PULLMAN, Wash. — Some Washington State University graduates in all majors earn more than $40,000 in their first job after graduation.
Lonnie Dunlap, interim director of WSU’s Career Services, responded to a new salary report from the National Association of Colleges and Employers that shows many new college graduates commanded top dollar for their skills despite a downturn in the economy.
In general, trends at WSU follow the national trends, Dunlap said. However, an unscientific sample of graduating WSU seniors showed that across all majors, some graduates indicated their beginning salary was more than $40,000.
WSU graduates in agricultural economics, engineering, computer science, management information systems, accounting and finance, and construction management enjoy very competitive salaries, Dunlap said. In addition to a high demand for people in these fields, the demand is high for graduates in nursing, education and food science.
According to the NACE’s Summer 2001 Salary Survey, engineering graduates received the highest average starting salary offers, with graduates in computer engineering at $53,924, petroleum-engineering graduates at $53,878 and electrical engineering graduates at $51,910.
Other graduates who received high average starting salary offers are those in computer science at $52,723, management information systems at $45,585, information sciences and systems at $45,182, economics/finance at $40,577, and business administration at $38,449.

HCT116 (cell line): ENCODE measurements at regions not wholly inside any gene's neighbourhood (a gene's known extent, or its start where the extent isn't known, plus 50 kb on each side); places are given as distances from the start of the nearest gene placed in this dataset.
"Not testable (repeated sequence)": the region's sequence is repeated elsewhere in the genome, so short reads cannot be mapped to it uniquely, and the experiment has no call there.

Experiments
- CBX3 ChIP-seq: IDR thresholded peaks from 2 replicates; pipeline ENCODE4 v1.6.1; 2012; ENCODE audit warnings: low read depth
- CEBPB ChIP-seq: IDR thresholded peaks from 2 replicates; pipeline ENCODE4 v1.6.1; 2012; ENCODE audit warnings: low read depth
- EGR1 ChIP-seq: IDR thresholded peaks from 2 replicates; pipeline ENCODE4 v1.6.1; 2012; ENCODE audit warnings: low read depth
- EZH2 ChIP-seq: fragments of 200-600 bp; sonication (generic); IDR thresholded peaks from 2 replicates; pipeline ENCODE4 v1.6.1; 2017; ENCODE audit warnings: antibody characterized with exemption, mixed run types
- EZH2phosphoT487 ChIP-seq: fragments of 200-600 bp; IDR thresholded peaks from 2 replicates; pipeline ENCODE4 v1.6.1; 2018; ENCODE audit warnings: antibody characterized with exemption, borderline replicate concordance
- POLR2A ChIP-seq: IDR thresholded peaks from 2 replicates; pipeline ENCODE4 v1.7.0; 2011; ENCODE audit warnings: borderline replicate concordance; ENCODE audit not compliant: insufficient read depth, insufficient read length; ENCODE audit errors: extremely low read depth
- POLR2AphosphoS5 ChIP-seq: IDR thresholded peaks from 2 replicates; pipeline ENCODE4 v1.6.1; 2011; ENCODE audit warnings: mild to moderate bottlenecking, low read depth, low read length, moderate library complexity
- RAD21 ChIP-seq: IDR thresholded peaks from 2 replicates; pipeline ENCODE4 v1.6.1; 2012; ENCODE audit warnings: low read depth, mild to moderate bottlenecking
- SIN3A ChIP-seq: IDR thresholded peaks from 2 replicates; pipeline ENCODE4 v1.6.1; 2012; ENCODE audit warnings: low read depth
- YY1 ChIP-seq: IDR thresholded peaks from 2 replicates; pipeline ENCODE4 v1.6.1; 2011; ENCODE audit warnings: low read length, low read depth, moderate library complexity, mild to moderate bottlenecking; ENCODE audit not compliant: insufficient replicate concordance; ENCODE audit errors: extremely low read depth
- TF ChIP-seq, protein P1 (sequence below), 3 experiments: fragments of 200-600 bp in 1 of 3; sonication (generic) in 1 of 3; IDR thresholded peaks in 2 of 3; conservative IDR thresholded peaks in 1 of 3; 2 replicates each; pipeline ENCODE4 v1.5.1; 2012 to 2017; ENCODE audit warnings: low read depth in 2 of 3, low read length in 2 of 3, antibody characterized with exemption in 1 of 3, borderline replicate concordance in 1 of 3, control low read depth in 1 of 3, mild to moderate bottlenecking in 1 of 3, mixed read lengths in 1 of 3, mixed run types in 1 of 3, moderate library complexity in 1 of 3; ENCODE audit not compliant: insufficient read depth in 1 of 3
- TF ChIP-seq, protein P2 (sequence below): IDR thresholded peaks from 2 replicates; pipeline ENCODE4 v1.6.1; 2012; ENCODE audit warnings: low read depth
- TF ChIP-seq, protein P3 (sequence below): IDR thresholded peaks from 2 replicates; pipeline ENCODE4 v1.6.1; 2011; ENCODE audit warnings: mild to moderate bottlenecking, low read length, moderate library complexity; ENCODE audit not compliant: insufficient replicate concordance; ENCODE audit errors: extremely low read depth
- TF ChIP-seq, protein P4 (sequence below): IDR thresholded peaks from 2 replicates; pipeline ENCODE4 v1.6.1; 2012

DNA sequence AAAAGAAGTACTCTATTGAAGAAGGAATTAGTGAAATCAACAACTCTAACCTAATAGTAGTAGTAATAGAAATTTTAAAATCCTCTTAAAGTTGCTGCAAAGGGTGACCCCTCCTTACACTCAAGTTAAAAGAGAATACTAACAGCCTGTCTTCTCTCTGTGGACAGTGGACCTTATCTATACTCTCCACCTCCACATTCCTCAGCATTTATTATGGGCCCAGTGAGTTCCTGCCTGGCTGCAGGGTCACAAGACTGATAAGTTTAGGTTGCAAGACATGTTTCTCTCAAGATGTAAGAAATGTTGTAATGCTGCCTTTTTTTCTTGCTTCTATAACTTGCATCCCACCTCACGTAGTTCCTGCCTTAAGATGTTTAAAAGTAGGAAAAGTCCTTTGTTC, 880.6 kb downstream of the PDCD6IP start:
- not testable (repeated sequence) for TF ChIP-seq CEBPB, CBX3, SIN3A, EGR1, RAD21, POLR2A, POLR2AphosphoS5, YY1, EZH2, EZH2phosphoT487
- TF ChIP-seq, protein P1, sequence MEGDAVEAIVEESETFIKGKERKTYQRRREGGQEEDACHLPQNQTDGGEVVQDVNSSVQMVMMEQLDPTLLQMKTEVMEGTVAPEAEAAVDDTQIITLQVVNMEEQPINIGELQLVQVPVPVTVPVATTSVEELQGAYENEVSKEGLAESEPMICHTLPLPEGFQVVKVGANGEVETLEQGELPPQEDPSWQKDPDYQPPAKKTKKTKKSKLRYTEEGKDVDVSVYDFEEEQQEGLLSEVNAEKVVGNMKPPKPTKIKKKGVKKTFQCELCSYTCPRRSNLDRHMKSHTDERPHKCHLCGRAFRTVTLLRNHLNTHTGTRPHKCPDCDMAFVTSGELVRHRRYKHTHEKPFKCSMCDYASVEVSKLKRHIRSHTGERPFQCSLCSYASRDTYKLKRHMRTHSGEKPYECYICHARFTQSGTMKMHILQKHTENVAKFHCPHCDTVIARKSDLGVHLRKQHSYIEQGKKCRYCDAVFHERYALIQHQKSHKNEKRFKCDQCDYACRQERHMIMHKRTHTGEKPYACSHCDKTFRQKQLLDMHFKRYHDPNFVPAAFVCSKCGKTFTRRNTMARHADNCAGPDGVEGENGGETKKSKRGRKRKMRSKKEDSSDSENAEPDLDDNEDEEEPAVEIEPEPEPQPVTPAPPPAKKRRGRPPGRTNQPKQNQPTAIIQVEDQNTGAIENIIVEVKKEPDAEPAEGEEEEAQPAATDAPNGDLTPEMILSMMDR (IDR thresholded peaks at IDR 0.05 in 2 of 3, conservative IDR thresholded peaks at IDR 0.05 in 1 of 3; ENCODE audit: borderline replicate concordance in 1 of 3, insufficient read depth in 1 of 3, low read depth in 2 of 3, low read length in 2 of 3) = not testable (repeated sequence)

Dunlap said lower beginning salary levels tend to be associated with jobs in liberal arts and social sciences. “Folks with these qualifications are often strong in problem-solving and can make great contributions in companies. They often pick up technical skills and understand how to work with people. The beginning salary may be lower, but eventually the upper-end salaries might be very high.”
In the liberal-arts disciplines, the NACE survey shows the average starting salary for graduates was $32,774 in political science, $31,501 in English, $30,375 in history, $30,338 in psychology and $28,812 in sociology.
“Even though the salary is important, it shouldn’t be the only factor to influence someone’s career choice,” Dunlap said. “Self-fulfillment, using the skills that are important to you, having a sense of purpose in your job and being motivated to do the job are also important.”
Students willing to relocate will command higher salaries, she said. In addition, those who added value to their degree through work experience or international travel will enhance their employability. Students will be more marketable if they obtain analytical and quantitative skills, learn languages, develop their multicultural awareness and have leadership experience.
The demand for workers in a specific field often changes quickly, and students must prepare themselves to deal with the changes, Dunlap said. “Most employers want someone with the basic ability to learn, who has professionally related skills, who gets along with other workers and who has a strong work ethic.”
Job search preparation is essential to identify and compete for better jobs because well-prepared applicants are more competitive, she said. As part of the preparation for a job search, students should make sure they know what their personal strengths and skills are.